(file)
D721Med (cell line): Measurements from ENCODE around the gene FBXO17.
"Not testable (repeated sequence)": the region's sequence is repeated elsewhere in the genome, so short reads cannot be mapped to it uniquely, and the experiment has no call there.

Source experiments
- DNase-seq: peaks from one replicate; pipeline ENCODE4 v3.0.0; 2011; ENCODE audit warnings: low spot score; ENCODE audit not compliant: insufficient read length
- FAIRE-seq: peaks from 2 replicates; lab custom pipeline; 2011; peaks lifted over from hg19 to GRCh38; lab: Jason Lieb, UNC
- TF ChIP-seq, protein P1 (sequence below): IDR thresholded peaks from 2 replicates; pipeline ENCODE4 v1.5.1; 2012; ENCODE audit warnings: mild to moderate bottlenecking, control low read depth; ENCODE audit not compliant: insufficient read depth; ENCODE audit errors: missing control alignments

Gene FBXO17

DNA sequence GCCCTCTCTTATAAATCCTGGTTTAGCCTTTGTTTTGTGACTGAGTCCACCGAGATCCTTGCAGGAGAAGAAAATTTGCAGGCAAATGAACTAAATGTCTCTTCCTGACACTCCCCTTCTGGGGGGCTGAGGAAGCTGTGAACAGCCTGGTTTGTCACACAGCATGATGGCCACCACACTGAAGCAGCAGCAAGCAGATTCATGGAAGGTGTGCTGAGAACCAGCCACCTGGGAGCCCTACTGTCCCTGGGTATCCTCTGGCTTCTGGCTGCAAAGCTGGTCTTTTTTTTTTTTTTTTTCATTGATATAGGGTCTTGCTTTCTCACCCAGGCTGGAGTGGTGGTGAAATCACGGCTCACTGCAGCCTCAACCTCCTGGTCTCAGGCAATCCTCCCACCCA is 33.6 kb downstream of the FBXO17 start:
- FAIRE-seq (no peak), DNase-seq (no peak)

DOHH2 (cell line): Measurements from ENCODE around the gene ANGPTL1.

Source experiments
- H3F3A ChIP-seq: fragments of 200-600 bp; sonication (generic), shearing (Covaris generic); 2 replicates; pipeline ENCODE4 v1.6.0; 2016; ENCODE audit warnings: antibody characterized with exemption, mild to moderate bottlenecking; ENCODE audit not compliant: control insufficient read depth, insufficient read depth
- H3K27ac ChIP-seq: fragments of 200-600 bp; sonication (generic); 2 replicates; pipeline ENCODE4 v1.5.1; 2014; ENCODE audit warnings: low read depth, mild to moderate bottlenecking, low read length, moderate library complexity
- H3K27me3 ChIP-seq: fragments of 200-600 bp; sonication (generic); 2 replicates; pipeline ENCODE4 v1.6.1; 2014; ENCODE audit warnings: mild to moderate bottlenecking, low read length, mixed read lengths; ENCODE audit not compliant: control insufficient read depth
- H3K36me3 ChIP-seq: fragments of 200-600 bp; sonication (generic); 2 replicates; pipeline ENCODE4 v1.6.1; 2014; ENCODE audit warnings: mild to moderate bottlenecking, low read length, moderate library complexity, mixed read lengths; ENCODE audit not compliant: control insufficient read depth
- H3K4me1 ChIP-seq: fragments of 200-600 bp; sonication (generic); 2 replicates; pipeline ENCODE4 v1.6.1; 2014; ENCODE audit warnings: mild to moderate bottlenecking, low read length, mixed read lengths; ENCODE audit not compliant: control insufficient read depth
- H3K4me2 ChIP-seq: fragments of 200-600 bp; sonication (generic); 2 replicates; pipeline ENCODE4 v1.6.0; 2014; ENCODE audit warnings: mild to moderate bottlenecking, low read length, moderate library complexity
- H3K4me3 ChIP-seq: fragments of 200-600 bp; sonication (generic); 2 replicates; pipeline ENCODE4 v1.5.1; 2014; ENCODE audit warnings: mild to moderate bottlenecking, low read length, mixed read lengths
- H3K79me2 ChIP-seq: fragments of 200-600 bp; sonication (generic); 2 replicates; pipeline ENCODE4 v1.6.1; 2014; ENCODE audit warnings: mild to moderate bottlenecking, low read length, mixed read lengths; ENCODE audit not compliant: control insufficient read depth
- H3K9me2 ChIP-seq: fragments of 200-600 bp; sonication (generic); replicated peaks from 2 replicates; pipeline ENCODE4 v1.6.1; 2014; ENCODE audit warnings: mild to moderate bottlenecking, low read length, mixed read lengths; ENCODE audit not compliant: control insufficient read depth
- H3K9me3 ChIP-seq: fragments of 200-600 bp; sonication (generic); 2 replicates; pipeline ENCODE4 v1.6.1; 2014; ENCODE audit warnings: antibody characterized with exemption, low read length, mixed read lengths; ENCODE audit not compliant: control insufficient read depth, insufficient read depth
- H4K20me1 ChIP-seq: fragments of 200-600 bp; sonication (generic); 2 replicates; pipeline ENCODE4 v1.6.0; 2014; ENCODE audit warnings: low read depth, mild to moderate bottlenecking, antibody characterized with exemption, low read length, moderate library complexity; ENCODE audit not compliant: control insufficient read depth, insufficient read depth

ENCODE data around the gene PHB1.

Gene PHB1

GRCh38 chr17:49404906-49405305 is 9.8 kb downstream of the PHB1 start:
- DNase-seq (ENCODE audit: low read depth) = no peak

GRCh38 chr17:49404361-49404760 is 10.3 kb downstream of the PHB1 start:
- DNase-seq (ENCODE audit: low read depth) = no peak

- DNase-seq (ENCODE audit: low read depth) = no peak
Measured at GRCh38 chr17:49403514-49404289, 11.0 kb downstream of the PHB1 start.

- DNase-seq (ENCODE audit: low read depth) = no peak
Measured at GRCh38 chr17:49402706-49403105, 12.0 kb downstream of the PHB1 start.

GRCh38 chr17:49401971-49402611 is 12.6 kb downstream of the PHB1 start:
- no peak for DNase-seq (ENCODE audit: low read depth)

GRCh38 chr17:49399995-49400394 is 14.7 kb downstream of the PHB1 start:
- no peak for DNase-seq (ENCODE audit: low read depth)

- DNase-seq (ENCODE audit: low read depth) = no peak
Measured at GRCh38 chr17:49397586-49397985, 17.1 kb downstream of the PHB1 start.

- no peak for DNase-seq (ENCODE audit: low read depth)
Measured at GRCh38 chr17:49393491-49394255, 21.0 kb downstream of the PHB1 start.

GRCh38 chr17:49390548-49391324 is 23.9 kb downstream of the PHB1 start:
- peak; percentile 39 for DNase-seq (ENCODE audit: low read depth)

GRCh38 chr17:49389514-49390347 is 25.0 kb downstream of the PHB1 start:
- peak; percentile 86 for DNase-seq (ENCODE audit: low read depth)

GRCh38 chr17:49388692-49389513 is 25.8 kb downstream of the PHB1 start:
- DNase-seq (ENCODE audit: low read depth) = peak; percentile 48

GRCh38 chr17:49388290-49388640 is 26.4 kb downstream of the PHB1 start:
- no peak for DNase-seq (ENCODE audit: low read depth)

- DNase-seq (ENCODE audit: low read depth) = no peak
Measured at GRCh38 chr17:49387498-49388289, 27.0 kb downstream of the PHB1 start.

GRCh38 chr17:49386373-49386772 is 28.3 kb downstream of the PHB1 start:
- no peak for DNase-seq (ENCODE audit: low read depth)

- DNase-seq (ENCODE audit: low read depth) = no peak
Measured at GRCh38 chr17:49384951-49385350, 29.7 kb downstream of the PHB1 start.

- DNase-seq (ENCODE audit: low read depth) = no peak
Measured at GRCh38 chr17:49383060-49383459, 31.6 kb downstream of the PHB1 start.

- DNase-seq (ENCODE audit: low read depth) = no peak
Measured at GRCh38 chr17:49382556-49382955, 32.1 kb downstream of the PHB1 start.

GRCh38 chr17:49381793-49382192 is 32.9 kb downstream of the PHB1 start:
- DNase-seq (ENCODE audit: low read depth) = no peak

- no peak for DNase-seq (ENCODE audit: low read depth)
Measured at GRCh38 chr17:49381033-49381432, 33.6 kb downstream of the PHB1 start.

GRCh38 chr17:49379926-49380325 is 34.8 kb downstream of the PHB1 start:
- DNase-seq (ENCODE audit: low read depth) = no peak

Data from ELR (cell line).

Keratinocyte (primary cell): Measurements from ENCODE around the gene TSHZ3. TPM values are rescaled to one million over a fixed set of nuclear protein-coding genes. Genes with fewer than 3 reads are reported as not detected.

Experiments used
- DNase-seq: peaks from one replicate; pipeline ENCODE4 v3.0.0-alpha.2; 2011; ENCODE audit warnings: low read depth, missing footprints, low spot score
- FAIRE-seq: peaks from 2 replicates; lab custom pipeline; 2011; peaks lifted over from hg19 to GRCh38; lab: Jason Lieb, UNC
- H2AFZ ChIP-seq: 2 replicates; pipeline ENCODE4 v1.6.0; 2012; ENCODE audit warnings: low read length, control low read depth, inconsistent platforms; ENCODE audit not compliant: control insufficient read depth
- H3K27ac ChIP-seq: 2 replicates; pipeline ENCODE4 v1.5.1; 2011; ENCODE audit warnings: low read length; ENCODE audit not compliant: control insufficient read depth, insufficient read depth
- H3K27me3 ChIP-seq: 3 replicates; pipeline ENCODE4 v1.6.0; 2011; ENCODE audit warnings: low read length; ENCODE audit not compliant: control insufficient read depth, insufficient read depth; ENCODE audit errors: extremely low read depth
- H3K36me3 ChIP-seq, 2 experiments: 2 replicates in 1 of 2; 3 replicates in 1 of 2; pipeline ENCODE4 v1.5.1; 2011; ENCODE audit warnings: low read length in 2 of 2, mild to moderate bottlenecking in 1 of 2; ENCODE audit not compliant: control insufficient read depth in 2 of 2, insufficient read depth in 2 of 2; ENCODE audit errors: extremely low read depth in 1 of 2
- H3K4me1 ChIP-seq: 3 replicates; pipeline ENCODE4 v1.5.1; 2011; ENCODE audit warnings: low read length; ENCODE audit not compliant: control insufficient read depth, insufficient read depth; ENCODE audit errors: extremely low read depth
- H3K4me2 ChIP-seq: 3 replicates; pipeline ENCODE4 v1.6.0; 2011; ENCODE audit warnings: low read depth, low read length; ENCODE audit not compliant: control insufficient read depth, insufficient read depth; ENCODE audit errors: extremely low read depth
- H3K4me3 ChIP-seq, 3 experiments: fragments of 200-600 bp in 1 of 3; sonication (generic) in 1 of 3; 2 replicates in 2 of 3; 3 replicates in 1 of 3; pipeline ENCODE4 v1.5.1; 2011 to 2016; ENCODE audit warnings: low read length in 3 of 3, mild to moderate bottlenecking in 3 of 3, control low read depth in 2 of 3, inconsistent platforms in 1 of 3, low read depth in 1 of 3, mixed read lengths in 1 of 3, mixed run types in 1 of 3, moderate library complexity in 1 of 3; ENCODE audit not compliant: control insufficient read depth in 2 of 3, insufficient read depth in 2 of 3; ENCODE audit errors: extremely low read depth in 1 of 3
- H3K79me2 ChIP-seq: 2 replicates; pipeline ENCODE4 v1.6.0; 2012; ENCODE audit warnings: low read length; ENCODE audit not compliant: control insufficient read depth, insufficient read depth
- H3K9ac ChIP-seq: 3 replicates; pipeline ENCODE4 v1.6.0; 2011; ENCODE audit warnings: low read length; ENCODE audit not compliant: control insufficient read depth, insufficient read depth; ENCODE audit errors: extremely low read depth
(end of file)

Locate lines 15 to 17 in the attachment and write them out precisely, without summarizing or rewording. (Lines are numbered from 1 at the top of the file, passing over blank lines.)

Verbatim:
- H3K36me3 ChIP-seq: fragments of 200-600 bp; sonication (generic); 2 replicates; pipeline ENCODE4 v1.6.1; 2014; ENCODE audit warnings: mild to moderate bottlenecking, low read length, moderate library complexity, mixed read lengths; ENCODE audit not compliant: control insufficient read depth
- H3K4me1 ChIP-seq: fragments of 200-600 bp; sonication (generic); 2 replicates; pipeline ENCODE4 v1.6.1; 2014; ENCODE audit warnings: mild to moderate bottlenecking, low read length, mixed read lengths; ENCODE audit not compliant: control insufficient read depth
- H3K4me2 ChIP-seq: fragments of 200-600 bp; sonication (generic); 2 replicates; pipeline ENCODE4 v1.6.0; 2014; ENCODE audit warnings: mild to moderate bottlenecking, low read length, moderate library complexity